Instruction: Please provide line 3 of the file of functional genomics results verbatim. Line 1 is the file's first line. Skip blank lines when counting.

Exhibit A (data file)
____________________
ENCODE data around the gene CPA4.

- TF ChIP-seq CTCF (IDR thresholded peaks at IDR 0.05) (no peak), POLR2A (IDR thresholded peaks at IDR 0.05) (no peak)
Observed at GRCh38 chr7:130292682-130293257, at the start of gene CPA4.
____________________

Observed at GRCh38 chr7:130292682-130293257, at the start of gene CPA4.